8. "My advice to techno-phobes around the world: relax, take the long view on humanity’s foibles, and if you really have to complain about blogging and FaceBook, don’t do it by posting a link to your blog entry on your FaceBook account."

    Okay. Mine is mostly for family so no worries, I won't. LOL

    In forming his 22 year old world view our son is going through his anti-texting anti-TV phrase of life. And he's definitely not techno phobic.. he's remarkably technical, he can fix JUST ABOUT ANYTHING.

    If I text my girls they readily text me back, sometimes we have hour long conversations that way. If I text our son on something important or weighty tho he just won't text me back. Har! He wants to have the conversation face to face or at least over the phone.

    He is a deep thinker and an intelligent person but tends to feel like maybe too much is said that isn't meant or things and shades of meaning are lost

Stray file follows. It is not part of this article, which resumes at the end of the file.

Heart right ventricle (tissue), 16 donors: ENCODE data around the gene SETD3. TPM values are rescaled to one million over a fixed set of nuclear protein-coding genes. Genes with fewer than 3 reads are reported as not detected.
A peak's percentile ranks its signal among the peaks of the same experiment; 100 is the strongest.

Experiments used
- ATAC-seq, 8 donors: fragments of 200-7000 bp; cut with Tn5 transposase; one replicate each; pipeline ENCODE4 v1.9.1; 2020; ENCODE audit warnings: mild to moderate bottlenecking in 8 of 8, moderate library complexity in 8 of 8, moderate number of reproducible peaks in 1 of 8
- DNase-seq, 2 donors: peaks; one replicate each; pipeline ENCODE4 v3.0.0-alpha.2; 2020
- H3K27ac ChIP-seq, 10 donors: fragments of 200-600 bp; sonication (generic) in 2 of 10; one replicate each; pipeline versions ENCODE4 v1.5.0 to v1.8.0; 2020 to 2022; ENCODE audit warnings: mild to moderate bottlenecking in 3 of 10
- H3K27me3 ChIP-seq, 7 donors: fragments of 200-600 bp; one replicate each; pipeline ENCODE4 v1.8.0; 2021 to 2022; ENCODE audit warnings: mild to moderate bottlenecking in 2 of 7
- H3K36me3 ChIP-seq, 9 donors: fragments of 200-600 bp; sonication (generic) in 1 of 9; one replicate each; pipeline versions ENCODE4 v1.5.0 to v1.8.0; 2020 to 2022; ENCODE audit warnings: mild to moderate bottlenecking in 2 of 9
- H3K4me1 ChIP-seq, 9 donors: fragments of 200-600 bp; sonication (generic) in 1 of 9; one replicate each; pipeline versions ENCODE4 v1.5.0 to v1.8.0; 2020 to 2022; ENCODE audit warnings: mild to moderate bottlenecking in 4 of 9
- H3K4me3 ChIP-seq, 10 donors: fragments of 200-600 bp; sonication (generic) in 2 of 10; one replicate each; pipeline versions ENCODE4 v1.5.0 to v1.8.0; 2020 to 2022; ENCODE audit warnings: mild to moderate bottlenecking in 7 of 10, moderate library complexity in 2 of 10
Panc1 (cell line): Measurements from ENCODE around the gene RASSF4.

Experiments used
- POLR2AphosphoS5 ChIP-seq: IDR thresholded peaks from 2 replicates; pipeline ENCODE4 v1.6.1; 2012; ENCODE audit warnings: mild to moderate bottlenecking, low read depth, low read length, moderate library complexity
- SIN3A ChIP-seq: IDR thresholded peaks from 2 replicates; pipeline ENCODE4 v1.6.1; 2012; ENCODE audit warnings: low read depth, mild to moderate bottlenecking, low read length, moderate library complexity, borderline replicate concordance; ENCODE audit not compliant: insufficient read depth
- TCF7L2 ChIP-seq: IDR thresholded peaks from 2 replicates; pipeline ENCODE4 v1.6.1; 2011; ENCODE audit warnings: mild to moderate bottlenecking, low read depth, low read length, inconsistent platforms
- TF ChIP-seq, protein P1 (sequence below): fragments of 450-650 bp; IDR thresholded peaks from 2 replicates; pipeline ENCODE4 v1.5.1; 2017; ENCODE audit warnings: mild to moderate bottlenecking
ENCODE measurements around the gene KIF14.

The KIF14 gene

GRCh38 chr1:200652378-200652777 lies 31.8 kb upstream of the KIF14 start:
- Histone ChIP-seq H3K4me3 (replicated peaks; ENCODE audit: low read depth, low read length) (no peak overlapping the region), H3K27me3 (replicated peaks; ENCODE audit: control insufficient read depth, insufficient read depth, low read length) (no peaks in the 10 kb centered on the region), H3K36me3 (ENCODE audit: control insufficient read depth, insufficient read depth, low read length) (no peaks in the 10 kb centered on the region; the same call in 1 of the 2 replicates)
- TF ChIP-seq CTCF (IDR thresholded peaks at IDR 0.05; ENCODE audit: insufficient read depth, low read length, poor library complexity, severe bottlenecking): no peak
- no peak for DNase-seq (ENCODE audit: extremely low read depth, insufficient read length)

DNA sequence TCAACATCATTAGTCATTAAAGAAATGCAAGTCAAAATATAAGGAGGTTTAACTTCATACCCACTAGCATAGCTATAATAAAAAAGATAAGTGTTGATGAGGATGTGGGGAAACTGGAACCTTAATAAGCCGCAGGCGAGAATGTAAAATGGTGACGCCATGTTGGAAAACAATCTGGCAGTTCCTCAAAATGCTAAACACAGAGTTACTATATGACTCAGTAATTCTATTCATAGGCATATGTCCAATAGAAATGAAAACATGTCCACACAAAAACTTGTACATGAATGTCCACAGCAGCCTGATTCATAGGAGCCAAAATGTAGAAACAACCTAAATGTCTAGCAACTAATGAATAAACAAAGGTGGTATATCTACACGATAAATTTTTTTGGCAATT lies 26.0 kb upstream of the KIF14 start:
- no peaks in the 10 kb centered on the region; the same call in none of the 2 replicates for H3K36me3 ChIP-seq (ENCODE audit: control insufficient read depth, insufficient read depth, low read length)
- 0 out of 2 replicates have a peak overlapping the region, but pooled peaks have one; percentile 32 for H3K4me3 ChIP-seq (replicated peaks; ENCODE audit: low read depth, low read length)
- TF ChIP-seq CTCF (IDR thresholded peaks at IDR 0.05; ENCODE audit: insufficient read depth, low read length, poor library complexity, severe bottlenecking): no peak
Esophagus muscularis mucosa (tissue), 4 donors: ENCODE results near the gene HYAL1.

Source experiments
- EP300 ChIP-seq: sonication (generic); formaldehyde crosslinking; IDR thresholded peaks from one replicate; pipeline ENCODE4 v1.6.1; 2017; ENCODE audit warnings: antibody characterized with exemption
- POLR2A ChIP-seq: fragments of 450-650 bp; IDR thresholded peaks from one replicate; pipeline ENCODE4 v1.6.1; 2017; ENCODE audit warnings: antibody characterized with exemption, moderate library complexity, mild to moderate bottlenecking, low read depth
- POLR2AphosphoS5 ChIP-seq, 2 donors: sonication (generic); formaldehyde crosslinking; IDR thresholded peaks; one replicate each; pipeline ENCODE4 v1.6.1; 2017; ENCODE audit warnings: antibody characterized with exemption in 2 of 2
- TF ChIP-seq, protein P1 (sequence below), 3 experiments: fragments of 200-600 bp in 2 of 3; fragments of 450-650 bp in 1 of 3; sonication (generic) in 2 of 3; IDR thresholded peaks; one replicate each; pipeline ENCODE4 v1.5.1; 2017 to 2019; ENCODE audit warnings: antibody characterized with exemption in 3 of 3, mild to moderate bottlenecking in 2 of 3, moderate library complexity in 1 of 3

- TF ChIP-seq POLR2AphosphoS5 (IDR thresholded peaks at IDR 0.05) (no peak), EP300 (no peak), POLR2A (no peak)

in that kind of conversation.

  9. Sound post. FB has become an excellent tool that has allowed me to become much more involved in my sister's daily life. She lives in London, England, our mother in Montreal, Canada, and I in Baltimore, USA.

    Those who wag their finger condescendingly at different mediums of communication often are projecting the lack of relationship development in their own lives, or even often the feeling of being left out. Of course there are exceptions to every rule.

    Being critical of online social tools through the use of that tool erodes credibility at the very least.

    I'm a new follower to this blog, I look forward to reading back, and forward.

  10. I get tired of this idea that the internet isn't "real" just because you can't see it. The abbreviation IRL suggests that virtual communication isn't "real" and is therefore inferior. But it is real - just different.

  11. I'm amused at this idea:
    that we don’t know “how to talk through difficult issues.” anymore.Please let me know exactly when it was that we DID know 'how to talk through difficult issues.'? This Utopian time period seems to be missing from my history books.